First off, Eyes Adrift is not the new Nirvana. Singer Curt Kirkwood wants to get that out of the way before we get rolling.
Now, admittedly, we might've just lost half this article's readers. Folks are just so crazy nostalgic nowadays for the '90s that witnessing Nirvana's second-coming is second only to... well, the Second Coming.
Behold neo-'90s chic. Live! Tonight! In full flannel-wrapped Technicolor! Seriously, who thought '90s nostalgia would catch on this early? But it has, and because of that, Eyes Adrift will probably do pretty well.
Well, as Kirkwood pointed out, his band isn't the next Nirvanabe, but it does have a sound that wouldn't be out of place on Golden Age Grunge rock radio.
Also, besides the guitar-heavy '90s-flavored sound (think Buffalo Tom or Archers of Loaf) showcased on Eyes Adrift's self-titled debut on SpinART Records, there's the band's much-discussed pedigree: Kirkwood was a Meat Puppet and played on Nirvana's gut-wrenchingly raw MTV Unplugged in New York; bassist-singer Krist Novoselic was, of course, a founding member of Nirvana; and drummer Bud Gaugh kept the backbeat in Sublime before Brad Nowell went to the great bro-down in the sky. It's a supersonic '90s supergroup if there ever was one.
If you don't believe me, ask Kirkwood. He says a lot of people come to Eyes Adrift shows looking for a new Nirvana. But he insists there's no way his boys would be so dishonest to cash in on that.
“It would be embarrassing to try and rekindle something that... was,” says Kirkwood, a bit of weary grit in his voice. “These three people come from really special situations. It would just be gross.”
Indeed. Gross as say, releasing a dead singer's private journals for the glowing, needy public eye. But, overall, Kirkwood says, the audience has been more or less respectful of what the band is “trying to do.”
“A lot of them make it a point to say, ‘I really liked all your bands before, and I really like Eyes Adrift now,'” says Kirkwood. “They're not going to begrudge us the opportunity to start a new band just because we did good work before.”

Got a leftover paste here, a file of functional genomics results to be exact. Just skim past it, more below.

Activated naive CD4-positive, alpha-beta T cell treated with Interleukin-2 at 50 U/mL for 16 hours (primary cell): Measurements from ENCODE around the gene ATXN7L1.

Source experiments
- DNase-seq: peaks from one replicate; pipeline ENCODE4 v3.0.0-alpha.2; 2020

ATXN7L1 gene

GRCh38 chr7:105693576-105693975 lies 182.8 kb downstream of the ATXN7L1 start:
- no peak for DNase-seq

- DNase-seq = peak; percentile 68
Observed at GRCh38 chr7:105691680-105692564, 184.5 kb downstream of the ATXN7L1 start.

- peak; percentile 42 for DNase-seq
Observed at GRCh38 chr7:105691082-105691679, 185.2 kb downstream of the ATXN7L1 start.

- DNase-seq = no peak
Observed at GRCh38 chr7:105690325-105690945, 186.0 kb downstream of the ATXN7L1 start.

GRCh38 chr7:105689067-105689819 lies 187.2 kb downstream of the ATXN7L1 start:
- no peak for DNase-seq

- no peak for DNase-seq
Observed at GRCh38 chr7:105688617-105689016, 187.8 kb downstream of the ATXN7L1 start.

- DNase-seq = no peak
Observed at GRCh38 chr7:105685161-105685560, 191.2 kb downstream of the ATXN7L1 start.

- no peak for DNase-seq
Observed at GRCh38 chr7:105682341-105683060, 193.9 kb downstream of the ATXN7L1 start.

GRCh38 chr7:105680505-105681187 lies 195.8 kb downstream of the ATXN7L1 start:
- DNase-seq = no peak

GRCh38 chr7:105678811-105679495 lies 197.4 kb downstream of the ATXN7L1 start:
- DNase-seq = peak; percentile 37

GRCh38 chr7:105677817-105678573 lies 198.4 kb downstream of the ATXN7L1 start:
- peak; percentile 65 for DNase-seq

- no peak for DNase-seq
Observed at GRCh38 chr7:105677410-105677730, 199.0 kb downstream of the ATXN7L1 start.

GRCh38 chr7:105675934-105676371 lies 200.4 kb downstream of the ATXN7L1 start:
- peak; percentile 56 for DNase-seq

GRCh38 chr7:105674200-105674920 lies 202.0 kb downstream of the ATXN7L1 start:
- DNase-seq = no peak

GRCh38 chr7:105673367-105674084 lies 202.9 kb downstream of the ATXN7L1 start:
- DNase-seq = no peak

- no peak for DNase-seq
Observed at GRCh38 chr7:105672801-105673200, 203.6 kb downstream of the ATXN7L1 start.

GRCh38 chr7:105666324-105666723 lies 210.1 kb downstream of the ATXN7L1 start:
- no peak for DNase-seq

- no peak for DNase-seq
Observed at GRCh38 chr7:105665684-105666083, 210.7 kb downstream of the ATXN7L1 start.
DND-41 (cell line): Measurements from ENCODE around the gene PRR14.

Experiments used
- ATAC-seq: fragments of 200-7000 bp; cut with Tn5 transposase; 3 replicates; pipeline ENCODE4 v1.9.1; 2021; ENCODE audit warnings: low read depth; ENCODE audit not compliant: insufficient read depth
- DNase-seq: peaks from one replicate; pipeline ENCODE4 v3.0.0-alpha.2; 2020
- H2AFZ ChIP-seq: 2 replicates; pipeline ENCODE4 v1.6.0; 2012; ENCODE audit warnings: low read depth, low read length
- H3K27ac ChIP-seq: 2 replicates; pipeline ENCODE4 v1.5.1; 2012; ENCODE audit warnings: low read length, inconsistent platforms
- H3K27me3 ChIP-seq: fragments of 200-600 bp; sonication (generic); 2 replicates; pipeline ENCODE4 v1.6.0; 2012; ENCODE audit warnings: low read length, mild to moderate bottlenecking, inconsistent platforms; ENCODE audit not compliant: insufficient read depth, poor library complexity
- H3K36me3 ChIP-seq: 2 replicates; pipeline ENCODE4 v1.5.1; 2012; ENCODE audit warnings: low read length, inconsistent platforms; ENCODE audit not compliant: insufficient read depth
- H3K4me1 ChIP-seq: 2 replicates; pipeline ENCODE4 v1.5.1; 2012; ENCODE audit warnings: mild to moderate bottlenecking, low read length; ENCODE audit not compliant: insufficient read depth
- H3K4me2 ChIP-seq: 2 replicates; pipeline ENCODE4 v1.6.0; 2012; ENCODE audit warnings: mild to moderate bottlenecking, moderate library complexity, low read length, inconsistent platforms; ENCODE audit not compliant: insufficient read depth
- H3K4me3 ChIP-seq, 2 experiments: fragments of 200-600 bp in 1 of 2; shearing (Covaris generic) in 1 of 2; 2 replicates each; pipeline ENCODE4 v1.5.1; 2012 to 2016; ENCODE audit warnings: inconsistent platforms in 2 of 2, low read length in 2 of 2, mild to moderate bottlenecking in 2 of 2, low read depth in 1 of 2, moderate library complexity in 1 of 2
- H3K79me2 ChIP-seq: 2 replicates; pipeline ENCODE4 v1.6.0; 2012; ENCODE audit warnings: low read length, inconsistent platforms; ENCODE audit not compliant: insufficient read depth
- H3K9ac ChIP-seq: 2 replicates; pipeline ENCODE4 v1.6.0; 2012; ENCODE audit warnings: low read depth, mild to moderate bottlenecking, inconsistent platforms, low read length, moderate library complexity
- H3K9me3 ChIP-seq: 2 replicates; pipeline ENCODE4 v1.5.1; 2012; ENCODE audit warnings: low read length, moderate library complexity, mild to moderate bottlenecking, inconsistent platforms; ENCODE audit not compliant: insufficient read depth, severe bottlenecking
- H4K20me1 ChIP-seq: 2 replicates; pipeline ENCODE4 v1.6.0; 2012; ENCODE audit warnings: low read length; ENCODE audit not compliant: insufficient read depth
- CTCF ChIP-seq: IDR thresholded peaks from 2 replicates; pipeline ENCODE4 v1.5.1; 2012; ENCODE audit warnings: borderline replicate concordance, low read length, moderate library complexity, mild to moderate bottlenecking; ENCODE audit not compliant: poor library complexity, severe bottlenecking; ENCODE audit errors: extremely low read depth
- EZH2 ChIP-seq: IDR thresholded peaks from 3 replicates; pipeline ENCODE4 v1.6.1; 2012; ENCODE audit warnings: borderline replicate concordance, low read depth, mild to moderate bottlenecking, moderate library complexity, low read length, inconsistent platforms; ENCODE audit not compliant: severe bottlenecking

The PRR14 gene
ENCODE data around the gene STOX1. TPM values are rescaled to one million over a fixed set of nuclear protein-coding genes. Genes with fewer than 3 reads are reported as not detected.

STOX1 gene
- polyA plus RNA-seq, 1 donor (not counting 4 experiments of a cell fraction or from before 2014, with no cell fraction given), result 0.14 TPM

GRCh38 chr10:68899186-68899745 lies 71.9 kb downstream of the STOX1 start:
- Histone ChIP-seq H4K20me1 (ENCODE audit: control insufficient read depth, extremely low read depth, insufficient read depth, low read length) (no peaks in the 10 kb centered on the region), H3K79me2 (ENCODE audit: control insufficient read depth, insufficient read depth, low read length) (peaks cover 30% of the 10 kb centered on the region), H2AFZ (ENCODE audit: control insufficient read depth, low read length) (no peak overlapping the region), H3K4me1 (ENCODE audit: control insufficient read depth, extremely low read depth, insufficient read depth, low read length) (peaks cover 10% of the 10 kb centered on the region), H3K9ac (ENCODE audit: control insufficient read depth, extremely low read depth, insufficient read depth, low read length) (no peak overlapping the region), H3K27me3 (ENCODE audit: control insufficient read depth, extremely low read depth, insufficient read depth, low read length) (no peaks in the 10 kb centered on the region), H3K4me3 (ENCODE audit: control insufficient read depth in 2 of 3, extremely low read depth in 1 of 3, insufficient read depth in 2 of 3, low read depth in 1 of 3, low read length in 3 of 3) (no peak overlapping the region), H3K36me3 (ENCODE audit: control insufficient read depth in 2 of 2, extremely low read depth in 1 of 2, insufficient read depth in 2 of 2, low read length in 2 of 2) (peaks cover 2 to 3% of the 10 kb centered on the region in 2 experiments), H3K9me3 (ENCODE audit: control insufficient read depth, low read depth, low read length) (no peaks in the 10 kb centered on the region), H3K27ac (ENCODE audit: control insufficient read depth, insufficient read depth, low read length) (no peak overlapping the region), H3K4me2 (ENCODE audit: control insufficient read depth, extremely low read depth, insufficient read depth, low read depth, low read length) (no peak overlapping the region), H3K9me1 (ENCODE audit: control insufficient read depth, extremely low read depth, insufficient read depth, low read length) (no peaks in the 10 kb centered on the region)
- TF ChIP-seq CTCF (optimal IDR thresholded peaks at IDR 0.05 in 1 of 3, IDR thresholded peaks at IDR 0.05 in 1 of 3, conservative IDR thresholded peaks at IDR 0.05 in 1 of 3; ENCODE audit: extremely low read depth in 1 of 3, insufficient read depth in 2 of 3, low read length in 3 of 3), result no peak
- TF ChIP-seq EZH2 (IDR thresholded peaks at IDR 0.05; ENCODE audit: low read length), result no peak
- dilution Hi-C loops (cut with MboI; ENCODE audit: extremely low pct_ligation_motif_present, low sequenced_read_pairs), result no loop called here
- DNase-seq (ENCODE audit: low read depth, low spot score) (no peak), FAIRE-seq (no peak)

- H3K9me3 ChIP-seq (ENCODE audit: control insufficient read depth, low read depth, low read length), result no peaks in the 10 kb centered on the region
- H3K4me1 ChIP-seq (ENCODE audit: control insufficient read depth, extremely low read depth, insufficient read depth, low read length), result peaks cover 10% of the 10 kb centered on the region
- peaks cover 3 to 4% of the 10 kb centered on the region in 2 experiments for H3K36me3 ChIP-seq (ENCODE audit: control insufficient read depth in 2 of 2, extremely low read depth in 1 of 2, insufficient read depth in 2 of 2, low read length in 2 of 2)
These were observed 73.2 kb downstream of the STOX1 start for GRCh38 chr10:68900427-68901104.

Kirkwood chocks it all up to a word that meant something eight, 10 years ago, but now stinks like sour feet to any true music fan's ears-“alternative.”
“I think it's one of the cool things about the crowd that we attract-they have flexible minds,” says Kirkwood. “It's part of the alternative thing in its truest form.”
But no matter if the trio decides they want to play Klezmer or mariachi or roots reggae, the kids will still keep looking for “what was.” Rock music fans-almost by definition-are suckers for anything even remotely retro. (How else would you account for the popularity of The Vines, which is fronted by a lobotomized, bong-sucking faux-Cobain, or Sweden's own prettied-up, Raw Power-era Stooges, The Hives?)
Look, people are dissatisfied. They can't jibe with life in the modern age. It's just not clear-cut enough. The present hasn't been around long enough to be fictionalized, compartmentalized and simplified. In dumbed-down hindsight, the '90s were all angst and flannel, the '80s were “wacky” and the '70s-disgustingly enough-were “funky.”
In speaking with Devo's Jerry Casale a few weeks ago about the popularity, and subsequent lack of ideology, of throwback movements like neo-garage and electroclash, he said, “It's true! Devolution is happening today. People are getting dumber!”
And he's right. The distance of time reduces genres and causes and decades to their base level elements in order to make them accessible. Ideologies, intent and passion are abandoned for a cartoonish facsimile of the original document. And that's where we find Eyes Adrift-a band which fully believes in its artistic worth and tries damn hard, but is bound to be swept up in mindless '90s nostalgia and chased by a fuck-wit fan-base seeking shards of yesteryear.
And really, they don't deserve it. But the tide of popular taste can be a mighty bitch.
Still, Kirkwood shakes off talk of nostalgia and begs us to check out the record, to forget about the past and listen with clean, unbiased ears.
“People are going to have their expectations shattered by this band because it is really good. They're not going to get a dose of what they expected. I mean, the components are simpler, but the overall sound is unique, and that's why we pursued it.” ©